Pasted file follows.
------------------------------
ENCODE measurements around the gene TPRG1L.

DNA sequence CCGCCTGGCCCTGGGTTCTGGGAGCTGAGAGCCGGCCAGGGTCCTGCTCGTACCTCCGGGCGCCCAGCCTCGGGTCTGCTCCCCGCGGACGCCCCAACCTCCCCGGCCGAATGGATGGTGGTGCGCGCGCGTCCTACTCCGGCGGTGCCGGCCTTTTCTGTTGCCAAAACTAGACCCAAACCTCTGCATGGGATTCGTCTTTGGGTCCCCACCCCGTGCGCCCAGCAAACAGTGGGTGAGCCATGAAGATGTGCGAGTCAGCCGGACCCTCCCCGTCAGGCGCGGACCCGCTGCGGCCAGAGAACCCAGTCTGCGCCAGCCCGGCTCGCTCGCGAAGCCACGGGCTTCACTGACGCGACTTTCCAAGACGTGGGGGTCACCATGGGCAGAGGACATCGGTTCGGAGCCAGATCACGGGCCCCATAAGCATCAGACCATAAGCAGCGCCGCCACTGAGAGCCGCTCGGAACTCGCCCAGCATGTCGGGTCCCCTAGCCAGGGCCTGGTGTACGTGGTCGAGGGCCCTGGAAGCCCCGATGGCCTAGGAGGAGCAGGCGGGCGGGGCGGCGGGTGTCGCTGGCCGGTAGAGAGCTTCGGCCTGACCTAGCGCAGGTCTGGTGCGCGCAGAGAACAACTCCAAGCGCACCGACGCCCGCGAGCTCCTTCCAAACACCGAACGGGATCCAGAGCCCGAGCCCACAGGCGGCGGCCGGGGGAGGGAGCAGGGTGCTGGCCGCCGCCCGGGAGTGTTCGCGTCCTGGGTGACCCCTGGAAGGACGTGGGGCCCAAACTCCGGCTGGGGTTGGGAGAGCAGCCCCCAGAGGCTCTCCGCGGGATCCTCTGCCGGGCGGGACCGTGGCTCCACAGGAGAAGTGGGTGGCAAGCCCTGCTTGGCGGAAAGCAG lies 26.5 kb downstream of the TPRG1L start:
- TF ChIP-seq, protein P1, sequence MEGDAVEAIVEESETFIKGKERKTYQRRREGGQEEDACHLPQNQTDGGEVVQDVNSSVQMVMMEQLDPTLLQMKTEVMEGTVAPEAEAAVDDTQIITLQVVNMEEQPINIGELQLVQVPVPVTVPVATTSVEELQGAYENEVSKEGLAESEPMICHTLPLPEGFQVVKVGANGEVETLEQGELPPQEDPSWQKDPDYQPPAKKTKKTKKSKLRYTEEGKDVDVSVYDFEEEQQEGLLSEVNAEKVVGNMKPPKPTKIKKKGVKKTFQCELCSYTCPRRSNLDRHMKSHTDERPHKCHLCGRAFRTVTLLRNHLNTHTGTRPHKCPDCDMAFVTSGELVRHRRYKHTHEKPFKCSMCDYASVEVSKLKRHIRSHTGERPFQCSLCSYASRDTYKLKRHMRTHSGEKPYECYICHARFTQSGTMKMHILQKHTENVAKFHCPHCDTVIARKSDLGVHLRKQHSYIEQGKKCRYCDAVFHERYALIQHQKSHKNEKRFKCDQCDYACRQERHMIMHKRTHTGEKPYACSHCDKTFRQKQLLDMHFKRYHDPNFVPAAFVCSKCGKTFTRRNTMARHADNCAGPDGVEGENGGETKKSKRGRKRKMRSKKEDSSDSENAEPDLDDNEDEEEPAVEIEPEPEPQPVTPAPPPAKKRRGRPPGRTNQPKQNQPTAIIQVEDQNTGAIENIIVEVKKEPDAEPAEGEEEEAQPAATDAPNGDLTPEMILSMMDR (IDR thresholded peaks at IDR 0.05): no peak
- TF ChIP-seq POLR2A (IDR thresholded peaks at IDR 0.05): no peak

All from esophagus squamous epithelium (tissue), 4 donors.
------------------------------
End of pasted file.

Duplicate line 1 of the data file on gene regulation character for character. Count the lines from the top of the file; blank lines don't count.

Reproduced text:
ENCODE measurements around the gene TPRG1L.